The Election Supervisor will not tolerate violation of the Rules.  The Election Supervisor has ordered Teamsters Local Union 294 to post this Notice on all worksite bulletin boards under the local union’s jurisdiction at UPS Amsterdam to inform members of the Rules’ requirements and the violation found.  The Election Supervisor has also ordered Teamsters Local Union 294 to pay the cost of a campaign mailing for the candidate it interfered with


The Election Supervisor has issued this decision in Toole, 2020 ESD 12 (August 25, 2020). You may read this decision at


Any protest you have regarding your rights under the Election Rules or any conduct by any person or entity that violates the Rules should be filed with Richard W. Mark, 1990 M Street, N.W., Suite 650, Washington, D.C. 20036, telephone: 844-429-8683, fax: 202-925-8922, email:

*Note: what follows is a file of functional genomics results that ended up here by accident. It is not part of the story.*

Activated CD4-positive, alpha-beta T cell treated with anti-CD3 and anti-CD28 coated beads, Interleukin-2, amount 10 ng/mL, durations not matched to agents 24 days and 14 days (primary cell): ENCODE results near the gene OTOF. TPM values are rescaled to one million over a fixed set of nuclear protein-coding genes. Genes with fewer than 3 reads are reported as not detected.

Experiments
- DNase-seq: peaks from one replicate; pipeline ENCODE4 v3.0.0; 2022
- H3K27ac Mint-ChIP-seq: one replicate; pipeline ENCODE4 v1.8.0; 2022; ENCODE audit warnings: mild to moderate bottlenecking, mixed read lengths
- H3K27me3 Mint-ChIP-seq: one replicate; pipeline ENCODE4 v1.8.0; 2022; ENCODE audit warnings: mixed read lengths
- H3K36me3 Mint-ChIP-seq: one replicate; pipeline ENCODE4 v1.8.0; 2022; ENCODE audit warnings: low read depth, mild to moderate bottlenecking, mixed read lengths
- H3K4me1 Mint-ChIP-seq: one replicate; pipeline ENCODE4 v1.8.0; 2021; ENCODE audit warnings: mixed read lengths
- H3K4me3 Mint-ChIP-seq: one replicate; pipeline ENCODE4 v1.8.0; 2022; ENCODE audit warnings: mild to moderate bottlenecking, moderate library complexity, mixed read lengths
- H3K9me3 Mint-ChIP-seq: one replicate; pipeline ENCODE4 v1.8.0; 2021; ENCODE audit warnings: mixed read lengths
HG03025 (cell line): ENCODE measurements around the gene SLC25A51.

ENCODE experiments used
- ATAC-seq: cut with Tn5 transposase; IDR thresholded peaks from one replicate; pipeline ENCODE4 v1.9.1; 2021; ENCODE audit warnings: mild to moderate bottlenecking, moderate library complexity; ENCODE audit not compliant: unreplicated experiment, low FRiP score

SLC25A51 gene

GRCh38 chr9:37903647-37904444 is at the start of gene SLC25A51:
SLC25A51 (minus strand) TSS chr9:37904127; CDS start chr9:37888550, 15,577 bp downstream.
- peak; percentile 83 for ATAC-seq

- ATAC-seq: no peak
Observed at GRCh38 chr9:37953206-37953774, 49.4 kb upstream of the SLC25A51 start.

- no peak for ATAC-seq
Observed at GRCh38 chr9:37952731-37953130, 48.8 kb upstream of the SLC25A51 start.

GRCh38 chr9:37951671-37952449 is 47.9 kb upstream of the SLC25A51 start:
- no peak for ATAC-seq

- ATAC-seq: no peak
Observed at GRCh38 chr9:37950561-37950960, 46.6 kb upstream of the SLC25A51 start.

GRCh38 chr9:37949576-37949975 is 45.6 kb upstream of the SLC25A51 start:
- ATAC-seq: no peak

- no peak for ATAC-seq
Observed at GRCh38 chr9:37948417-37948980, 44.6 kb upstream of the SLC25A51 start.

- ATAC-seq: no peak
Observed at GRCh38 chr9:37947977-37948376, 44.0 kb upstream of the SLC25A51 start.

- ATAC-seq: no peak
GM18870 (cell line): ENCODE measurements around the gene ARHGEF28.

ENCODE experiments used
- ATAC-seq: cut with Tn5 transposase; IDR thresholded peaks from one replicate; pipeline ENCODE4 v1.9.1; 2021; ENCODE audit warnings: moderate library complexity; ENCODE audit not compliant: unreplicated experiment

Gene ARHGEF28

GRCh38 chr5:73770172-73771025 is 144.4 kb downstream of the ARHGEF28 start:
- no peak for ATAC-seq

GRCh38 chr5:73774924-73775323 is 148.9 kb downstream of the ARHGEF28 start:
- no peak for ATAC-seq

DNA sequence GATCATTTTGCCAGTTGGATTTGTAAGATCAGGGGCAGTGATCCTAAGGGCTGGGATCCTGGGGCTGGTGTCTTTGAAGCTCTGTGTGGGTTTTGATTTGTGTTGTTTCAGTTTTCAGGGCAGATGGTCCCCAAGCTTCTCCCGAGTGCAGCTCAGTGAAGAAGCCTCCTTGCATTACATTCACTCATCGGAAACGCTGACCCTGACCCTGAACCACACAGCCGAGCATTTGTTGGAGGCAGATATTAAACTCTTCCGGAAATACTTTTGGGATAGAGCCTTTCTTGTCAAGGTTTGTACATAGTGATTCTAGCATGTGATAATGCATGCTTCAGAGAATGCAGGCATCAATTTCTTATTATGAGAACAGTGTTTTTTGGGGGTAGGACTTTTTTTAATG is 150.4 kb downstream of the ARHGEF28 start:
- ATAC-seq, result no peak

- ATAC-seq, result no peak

This notice must remain posted through and including September 25, 2020 and must not be damaged, defaced, or covered up.



Bradley T. Raymond, General Counsel

International Brotherhood of Teamsters


Edward Gleason


Patrick Szymanski


Will Bloom


Tom Geoghegan


Rob Colone


Barbara Harvey


Kevin Moore


F.C. “Chris” Silvera


Fred Zuckerman


Ken Paff

Teamsters for a Democratic Union

Chris Toole


Paul Markwitz


Dave Weiland


John Bulgaro


Craig Holmes


Peter Marks


Jeffrey Ellison




[1] General President James P. Hoffa has announced he will not be a candidate in the 2021 International officer election.

[2] UPS management conducts Prework Communications Meetings just before the start of the shift to address productivity, efficiency, safety, and team-building, among other things.

[3] A memorandum agreement between Local Union 294 and UPS dated January 28, 2016 stated that if union stewards were, for medical reasons, unable to perform the duties of their regular assignments or Temporary Alternative Work (TAW) that might be assigned them, they “will not be permitted to perform Union business either.”